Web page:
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Title: The political woman in German women's writing 1845-1919
Author: Mikus, Birgit
ISNI:       0000 0004 2035 8931
Awarding Body: University of Oxford
Current Institution: University of Oxford
Date of Award: 2012
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This thesis analyses the depiction and its function of politically active women in novels by six female authors from the margins of the democratic revolution of 1848 and the first German women’s movement. The thesis asks (i) what their political stance was in relation to democratic developments and women’s rights, (ii) how they rendered their political convictions into literary form, (iii) which literary images they used, criticised, or invented in order to depict politically active women in their novels in a positive light, and (iv) which narrative strategies they employed to ‘smuggle’ politically and socially radical ideas into what were sometimes only ostensibly conventional plots. The thesis combines intertextual analysis with poetic analyses of individual texts in order to highlight deviant elements in narrative strategy, imagery, or text-internal appraisals by the narrator or author. In order to contextualise the chosen texts as well as my analyses, it draws on the historical environment (social and legal developments, revolutions, technological progress) for the definition of what can be considered radical and political in the period 1845-1919. Additionally, the thesis is firmly grounded in feminist theory, which provides the instruments for highlighting the concepts and circumstances in which the six authors’ works are situated. The essays and novels analysed were written before feminist theory was established; however, their proto-feminist observations, demands, and discursive tactics contributed much to the formation and institutionalisation of feminist thought and, ultimately, theory. In their efforts to construct a positive role model for the political woman, the six authors chosen are united in their notion that such a role model should evolve from bourgeois values of family and work ethics, but the examples manifested in their novels show a great variety of degrees of radicalism.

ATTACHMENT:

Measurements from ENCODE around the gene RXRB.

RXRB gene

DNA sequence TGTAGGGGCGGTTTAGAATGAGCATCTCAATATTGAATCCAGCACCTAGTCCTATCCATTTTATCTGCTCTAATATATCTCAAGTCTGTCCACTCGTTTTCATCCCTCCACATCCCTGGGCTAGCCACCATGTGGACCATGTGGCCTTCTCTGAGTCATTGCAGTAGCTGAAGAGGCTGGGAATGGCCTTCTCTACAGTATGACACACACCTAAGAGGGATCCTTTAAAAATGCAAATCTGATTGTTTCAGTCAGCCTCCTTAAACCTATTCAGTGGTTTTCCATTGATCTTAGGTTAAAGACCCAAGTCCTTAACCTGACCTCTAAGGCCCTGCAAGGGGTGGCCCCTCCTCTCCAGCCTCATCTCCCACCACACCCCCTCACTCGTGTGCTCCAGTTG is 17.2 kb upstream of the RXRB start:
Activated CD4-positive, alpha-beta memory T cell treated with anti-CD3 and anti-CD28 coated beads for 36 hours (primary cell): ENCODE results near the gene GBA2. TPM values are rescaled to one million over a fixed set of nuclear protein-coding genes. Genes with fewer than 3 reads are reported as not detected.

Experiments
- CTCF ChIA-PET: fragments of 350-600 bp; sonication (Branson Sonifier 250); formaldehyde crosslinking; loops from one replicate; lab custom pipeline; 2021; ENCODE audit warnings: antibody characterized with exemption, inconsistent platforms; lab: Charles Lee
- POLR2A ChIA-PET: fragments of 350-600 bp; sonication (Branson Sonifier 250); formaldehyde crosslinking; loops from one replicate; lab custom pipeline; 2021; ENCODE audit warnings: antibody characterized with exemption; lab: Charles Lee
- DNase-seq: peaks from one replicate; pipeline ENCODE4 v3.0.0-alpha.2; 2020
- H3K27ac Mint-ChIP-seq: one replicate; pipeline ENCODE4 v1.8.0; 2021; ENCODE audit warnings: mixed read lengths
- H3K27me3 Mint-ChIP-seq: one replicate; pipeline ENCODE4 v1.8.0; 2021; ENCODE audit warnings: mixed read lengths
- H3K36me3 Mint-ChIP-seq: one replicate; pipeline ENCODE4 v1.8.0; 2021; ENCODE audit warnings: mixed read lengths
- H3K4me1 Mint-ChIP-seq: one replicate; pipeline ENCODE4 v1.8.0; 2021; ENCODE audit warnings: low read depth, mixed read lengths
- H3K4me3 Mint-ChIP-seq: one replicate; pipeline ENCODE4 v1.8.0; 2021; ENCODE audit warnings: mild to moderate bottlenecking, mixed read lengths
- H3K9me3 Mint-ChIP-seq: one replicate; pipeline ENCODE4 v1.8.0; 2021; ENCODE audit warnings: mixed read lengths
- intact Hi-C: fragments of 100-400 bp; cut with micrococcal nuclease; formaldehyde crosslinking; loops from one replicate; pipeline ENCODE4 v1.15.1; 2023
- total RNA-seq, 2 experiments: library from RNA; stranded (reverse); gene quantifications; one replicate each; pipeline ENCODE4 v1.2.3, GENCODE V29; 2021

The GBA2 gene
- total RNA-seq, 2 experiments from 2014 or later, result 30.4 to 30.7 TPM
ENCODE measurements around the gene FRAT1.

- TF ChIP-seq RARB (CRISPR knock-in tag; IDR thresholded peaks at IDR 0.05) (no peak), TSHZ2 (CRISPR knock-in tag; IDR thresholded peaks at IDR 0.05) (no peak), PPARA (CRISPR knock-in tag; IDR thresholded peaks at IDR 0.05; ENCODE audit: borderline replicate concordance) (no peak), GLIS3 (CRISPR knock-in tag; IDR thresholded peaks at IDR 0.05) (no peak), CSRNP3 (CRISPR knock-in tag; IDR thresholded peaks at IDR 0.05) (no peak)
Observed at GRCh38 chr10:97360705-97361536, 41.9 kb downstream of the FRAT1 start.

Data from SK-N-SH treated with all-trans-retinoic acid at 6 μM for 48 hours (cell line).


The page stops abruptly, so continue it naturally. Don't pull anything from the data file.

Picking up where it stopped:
Supervisor: Watanabe-O'Kelly, Helen Sponsor: Medieval and Modern Languages Faculty, University of Oxford
Qualification Name: Thesis (Ph.D.) Qualification Level: Doctoral
EThOS ID:  DOI: Not available
Keywords: Languages (Medieval and Modern) and non-English literature ; Germanic languages ; German ; Literature (non-English) ; Literatures of Germanic languages ; 19th century literature ; women's literature ; political literature ; feminism ; Louise Aston ; Malwida von Meysenbug ; Mathilde Franziska Anneke ; Louise Otto-Peters ; Fanny Lewald ; Hedwig Dohm